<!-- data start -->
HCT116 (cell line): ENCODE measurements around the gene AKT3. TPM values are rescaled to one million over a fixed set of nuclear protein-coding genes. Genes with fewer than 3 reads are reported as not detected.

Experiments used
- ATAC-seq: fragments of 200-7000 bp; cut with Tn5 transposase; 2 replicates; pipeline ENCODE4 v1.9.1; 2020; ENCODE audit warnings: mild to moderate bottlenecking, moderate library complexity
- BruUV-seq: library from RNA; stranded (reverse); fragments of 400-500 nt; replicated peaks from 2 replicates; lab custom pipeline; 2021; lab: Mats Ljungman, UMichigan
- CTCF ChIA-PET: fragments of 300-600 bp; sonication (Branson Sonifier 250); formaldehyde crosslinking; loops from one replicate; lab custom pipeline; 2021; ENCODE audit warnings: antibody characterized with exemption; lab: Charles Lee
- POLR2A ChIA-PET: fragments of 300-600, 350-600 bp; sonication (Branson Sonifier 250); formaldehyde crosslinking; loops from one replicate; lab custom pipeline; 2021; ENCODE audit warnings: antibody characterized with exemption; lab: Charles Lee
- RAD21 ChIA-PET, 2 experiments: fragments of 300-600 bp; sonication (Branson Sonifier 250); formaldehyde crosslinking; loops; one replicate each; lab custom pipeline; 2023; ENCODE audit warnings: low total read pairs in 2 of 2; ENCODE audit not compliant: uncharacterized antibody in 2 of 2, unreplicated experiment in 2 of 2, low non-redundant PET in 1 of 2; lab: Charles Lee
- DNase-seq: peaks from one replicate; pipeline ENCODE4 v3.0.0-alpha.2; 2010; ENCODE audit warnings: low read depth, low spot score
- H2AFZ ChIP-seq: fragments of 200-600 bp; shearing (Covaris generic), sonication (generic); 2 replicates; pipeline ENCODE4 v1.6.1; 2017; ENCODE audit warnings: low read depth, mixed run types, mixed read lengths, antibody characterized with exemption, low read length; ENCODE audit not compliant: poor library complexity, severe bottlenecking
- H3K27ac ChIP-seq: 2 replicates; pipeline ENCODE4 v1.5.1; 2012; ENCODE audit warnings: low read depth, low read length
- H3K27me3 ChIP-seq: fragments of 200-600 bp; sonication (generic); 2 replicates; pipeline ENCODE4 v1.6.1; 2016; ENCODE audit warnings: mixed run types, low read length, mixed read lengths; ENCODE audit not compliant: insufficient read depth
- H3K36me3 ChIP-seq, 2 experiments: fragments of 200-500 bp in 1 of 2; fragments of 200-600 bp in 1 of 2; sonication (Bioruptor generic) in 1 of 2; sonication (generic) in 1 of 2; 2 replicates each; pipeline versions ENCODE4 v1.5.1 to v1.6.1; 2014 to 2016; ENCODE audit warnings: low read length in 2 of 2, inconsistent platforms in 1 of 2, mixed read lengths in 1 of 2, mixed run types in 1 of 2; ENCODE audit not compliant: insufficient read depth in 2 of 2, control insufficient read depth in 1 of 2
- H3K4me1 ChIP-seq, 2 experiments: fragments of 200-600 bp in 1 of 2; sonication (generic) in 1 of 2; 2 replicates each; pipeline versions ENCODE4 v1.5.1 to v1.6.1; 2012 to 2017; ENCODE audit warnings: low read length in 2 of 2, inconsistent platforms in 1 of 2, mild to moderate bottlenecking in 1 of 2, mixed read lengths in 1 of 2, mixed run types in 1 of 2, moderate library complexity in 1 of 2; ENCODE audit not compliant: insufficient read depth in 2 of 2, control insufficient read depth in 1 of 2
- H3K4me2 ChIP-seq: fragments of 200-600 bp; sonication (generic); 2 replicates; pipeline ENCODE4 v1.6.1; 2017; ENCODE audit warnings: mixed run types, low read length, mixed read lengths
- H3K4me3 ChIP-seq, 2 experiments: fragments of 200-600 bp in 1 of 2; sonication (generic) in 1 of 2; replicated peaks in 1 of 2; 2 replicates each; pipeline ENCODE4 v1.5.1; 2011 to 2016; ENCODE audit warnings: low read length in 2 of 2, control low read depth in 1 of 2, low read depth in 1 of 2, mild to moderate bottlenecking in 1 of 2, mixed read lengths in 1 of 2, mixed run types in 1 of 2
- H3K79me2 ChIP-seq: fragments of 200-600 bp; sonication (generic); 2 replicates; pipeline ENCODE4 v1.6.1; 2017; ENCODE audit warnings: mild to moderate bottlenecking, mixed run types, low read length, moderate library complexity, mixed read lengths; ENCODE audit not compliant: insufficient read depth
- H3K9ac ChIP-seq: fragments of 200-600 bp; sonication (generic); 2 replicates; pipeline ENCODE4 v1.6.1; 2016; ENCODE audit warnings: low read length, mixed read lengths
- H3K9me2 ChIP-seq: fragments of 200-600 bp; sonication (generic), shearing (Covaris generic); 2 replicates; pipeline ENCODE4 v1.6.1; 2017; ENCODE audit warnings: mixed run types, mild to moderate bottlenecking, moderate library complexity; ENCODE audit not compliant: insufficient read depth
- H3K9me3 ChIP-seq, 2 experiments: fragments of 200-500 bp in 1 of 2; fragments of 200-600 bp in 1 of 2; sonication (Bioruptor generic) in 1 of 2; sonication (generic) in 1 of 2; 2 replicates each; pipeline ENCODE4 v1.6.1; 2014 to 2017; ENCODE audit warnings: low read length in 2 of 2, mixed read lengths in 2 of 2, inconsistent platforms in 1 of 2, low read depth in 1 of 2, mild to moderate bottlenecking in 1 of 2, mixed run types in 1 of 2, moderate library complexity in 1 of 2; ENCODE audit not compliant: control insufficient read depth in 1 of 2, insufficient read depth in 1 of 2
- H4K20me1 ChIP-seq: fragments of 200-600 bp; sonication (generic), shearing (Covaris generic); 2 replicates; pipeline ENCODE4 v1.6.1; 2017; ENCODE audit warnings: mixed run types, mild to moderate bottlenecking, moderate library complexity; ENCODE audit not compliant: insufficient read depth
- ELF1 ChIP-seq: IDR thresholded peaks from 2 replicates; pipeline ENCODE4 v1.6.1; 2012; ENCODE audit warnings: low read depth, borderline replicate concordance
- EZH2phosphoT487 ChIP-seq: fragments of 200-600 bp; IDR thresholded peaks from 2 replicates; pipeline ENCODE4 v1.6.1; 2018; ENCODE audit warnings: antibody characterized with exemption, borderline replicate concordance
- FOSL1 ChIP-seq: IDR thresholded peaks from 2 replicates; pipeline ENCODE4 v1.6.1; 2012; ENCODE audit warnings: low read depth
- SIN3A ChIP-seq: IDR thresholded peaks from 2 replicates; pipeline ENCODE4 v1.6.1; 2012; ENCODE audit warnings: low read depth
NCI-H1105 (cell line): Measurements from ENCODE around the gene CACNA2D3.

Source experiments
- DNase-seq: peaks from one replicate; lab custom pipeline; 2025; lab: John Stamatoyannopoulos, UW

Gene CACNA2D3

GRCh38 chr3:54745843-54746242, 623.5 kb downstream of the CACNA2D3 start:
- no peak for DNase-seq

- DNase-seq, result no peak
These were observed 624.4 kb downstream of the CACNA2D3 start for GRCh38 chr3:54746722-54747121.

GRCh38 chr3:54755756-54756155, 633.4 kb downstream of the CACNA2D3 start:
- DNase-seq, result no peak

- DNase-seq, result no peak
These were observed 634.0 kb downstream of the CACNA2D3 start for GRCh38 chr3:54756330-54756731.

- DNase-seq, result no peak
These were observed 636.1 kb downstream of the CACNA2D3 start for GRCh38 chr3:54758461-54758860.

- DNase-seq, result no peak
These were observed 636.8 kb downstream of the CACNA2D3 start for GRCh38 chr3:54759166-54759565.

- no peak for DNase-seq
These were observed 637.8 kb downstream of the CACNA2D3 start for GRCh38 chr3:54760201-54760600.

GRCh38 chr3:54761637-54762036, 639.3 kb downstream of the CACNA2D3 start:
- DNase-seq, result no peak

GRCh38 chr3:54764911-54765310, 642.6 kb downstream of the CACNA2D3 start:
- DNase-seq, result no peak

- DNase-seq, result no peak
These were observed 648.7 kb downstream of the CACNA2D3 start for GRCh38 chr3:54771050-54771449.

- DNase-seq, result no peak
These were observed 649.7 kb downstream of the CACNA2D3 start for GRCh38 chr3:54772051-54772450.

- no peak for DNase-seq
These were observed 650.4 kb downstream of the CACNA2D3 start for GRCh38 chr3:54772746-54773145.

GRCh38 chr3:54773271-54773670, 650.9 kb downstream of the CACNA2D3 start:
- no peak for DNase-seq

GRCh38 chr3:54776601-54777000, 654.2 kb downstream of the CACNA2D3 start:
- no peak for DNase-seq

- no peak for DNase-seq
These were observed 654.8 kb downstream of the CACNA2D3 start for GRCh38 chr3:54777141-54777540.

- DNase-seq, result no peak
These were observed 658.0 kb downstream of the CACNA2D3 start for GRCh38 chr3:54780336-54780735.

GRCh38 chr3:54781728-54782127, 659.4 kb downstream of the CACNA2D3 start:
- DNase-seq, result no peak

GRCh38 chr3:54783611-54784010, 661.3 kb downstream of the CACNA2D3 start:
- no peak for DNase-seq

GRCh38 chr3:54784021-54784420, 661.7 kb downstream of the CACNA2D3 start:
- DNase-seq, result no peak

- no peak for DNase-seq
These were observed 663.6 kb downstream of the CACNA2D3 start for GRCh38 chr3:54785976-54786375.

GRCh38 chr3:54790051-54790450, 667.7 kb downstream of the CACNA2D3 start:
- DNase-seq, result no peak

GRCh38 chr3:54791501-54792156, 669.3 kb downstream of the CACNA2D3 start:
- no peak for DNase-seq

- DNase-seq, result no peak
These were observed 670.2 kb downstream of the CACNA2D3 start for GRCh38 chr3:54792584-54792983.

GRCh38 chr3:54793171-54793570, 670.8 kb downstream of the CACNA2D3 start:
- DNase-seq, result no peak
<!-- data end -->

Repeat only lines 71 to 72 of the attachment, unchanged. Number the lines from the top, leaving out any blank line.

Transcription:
GRCh38 chr3:54791501-54792156, 669.3 kb downstream of the CACNA2D3 start:
- no peak for DNase-seq